Joy in the Journey

Joy in the journey
One of our greatest challenges of having a child in heart failure is that it’s extremely difficult to distinguish between typical illnesses and decreased heart function simply based off the visible symptoms. Saturday morning, we had quite the scare – Asher woke up with a stomachache and was looking very pale. He had no energy and looked miserable! This was completely unlike Asher (who is usually up by 6:00 am with an insane amount of energy that comes from who knows where). Now, if his older brother were to experience these same symptoms, we’d probably not consider it to be any big deal. We’d give him some water and possibly some Tylenol, have him lay down for a bit, and keep a close eye on him. However, with Asher, paleness, lack of energy, and stomach pains are all symptoms we’re supposed to be keeping our eye out for because they could indicate issues with his heart.
After talking on the phone with a cardiologist, we determined it would be best to rush up there to the Emergency Room and get him seen.  I volunteered to take him, so Barbara could stay home with our other two kiddos, and we were soon in the car making the 45-minute trip up north to Primary Children’s Hospital. As crazy as the morning had been up to that point, it was about to get a little bit more exciting.
About 15 minutes from the hospital, I noticed a large amount of debris in the road ahead on the interstate. It looked as though some sort of wooden furniture had fallen from a trailer and shattered into big pieces all over the road. My Han Solo skills quickly kicked in as I did my best to dodge the debris. I thought I had succeeded in dodging most of it, but about 5 minutes later I heard an odd sound coming from the front driver’s side tire. Suddenly, I heard the tire blow, and I quickly made for the shoulder of the road.
A huge gash had been made I the side of one of the front tires. “Great!” I thought to myself. Here I am trying to get my kid to the emergency room, and now I’ve got to deal with this? Thankfully, I was able to switch out the damaged tire and use the spare, and we were soon back on the road. By this time, I noticed Asher had begun to act totally like himself again – his color had returned, his energy was normal, and he was just talking my ear off from the back seat.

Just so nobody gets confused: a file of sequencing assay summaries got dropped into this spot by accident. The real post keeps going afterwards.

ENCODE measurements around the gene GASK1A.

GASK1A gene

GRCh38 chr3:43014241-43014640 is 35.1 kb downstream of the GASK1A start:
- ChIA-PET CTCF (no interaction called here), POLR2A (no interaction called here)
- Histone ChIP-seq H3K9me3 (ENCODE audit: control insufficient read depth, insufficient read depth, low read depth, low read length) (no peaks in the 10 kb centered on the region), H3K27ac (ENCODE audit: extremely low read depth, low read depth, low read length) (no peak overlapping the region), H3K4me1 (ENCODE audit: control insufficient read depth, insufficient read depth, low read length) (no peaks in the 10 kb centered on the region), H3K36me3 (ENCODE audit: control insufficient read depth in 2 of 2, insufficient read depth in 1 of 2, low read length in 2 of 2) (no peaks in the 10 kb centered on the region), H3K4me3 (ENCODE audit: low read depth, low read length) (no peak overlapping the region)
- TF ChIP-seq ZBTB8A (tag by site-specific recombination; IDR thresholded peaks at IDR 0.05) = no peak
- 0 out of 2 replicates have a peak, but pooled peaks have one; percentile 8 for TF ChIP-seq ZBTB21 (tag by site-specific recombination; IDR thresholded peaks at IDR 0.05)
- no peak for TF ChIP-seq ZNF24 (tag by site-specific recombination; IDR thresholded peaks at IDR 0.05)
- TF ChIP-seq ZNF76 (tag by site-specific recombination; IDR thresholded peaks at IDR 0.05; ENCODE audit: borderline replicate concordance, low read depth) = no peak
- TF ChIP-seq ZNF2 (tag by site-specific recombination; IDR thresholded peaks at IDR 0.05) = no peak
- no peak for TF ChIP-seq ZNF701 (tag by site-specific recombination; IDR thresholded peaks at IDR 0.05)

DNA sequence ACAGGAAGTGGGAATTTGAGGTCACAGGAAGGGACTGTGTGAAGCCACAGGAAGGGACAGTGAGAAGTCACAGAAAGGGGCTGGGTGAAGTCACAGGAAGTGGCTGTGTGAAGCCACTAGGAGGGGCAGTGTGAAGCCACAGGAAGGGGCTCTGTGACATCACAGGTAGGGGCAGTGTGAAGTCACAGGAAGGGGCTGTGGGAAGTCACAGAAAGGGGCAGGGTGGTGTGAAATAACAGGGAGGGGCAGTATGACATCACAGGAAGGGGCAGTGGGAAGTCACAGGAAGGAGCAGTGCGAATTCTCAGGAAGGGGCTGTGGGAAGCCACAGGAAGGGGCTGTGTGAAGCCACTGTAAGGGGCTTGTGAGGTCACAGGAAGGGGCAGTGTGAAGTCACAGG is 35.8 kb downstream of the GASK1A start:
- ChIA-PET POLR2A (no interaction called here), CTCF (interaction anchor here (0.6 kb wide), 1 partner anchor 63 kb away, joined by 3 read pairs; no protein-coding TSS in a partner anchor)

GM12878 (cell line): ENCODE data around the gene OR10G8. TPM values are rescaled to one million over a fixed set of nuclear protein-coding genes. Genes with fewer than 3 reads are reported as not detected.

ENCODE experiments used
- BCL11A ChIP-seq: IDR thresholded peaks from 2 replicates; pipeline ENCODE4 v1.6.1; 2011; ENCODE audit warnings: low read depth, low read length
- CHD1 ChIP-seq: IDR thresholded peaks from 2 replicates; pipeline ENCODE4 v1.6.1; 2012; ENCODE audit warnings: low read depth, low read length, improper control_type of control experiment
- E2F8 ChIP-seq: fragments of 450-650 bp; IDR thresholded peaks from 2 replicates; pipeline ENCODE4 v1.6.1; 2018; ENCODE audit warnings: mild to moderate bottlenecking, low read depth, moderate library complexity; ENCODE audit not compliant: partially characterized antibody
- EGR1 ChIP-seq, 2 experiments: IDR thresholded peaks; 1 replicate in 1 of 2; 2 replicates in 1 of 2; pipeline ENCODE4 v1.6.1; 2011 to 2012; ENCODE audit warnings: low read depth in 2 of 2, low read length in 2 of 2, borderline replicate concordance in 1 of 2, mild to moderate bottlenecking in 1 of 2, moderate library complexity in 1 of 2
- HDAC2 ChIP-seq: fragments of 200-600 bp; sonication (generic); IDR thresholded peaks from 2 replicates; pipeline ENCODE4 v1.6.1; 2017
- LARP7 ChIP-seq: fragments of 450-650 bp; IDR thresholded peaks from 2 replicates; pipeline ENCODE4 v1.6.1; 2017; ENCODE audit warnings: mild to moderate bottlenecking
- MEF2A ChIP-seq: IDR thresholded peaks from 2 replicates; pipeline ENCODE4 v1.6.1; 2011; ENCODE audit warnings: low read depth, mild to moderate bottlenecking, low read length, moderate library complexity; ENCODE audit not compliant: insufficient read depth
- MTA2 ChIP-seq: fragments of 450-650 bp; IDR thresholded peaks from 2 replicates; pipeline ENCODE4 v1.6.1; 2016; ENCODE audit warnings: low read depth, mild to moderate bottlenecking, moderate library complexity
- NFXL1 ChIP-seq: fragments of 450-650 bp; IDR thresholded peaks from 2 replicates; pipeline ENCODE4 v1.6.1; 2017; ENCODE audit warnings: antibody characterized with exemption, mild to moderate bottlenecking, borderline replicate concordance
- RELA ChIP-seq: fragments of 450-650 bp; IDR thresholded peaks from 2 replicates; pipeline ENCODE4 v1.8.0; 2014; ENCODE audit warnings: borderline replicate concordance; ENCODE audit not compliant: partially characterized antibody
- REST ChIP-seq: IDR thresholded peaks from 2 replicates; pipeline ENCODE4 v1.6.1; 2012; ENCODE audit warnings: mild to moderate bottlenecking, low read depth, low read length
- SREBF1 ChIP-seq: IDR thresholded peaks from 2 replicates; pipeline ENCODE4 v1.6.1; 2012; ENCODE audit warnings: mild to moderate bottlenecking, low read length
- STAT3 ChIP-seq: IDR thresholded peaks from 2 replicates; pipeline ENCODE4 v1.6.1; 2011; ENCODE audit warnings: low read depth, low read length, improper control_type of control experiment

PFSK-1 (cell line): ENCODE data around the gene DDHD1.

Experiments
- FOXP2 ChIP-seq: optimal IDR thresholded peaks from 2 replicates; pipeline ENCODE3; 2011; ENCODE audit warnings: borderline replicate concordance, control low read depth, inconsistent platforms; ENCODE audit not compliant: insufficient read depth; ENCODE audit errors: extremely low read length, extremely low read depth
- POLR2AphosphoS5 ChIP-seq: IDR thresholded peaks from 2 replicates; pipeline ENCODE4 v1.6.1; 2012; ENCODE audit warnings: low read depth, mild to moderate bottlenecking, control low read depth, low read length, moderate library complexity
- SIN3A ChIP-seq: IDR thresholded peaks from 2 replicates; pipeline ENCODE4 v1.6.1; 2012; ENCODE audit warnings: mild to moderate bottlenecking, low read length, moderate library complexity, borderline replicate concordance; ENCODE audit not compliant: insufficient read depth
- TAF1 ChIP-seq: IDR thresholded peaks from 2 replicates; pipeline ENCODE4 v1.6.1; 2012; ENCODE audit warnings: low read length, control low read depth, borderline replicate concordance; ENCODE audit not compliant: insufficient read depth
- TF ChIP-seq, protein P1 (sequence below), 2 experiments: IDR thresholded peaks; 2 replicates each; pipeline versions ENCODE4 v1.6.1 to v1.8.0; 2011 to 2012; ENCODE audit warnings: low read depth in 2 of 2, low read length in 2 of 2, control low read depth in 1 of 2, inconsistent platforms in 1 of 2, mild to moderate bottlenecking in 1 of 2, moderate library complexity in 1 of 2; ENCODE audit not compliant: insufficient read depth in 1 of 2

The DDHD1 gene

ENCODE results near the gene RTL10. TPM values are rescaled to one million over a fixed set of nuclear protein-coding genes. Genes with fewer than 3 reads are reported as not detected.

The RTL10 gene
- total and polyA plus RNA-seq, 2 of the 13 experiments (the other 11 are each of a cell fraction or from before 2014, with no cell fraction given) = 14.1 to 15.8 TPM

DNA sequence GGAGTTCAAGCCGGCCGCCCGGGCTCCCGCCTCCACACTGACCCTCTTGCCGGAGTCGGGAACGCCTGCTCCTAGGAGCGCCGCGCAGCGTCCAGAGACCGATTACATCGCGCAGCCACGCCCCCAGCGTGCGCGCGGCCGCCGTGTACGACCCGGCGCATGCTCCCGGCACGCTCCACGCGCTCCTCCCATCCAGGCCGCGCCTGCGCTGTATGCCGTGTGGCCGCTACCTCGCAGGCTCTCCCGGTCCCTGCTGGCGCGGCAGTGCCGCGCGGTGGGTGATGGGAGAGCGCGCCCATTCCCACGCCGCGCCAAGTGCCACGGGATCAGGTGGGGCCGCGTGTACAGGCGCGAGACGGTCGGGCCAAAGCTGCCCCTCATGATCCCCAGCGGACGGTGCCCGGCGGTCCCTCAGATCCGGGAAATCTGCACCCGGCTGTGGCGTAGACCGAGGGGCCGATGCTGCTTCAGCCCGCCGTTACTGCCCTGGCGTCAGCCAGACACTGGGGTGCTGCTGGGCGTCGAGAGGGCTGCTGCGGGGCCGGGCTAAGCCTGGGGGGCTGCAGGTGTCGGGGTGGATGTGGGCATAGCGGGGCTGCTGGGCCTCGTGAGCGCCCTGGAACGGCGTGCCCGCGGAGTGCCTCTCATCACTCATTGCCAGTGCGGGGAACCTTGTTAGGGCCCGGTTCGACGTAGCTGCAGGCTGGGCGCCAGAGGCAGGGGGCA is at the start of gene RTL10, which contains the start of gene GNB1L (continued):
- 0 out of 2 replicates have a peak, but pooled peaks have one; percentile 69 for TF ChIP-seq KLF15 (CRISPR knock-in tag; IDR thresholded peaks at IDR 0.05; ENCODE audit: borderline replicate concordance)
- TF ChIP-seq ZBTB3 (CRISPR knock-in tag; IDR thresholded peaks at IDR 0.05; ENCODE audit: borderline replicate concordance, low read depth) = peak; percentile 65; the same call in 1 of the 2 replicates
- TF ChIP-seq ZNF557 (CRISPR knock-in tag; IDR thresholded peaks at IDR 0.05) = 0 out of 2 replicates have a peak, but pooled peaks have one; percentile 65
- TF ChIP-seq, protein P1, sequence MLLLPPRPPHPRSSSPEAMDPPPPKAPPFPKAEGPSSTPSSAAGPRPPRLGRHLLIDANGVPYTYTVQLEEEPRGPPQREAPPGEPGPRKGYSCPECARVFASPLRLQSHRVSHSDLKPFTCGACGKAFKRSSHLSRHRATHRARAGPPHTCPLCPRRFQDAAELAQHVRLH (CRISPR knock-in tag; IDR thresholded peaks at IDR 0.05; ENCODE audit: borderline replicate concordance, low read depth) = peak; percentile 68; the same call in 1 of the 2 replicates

By the time we got to the emergency room, I debated whether it was really worth bringing him now, seeing as he was acting like his normal self. But at the same time, I needed to know whether the symptoms he had experienced just an hour before were connected with his heart function or not. I’d never be able to live with myself if I had turned around right then only to find him experiencing the same or worse symptoms the very next day. I ended up checking him in, and I am sure that all the doctors and nurses thought I was one of “those” parents – the ones who bring their child in to the ER for apparently no reason at all. But Asher had been quite sick earlier that morning – with a loss of appetite, paleness, low energy, and so on. At the very least, I wanted to rule out that these symptoms were a result of decreased heart function.
It was quite a long visit, and in the end, we were able to determine that what he had was probably just some ordinary illness common to most kids, and was probably not a result of any decrease in heart function. After a quick bite in the cafeteria, we were able to head home (making a brief detour to Discount Tire of course). On the drive home, I thought to myself about all that had happened that morning. I couldn’t help but wonder, were we going to have to walk on this bed of pins and needles for Asher’s whole life? When our son gets sick, will we always be stuck debating on whether it would be best to rush him in to the hospital or just give him a bit of Tylenol and some chicken noodle soup?
Of course, we don’t know exactly what lies ahead for Asher. As fall and winter draw nearer, we are already building our defenses with new air filters, hand sanitizer, and healthy diets. We may be only a few years into this CHD journey so far, but I feel like we’re learning to accept the fact that these journeys are to be taken with patience, one day at a time. “Joy in the journey” has become our motto, and we’re determined to live each day with faith, not fear.

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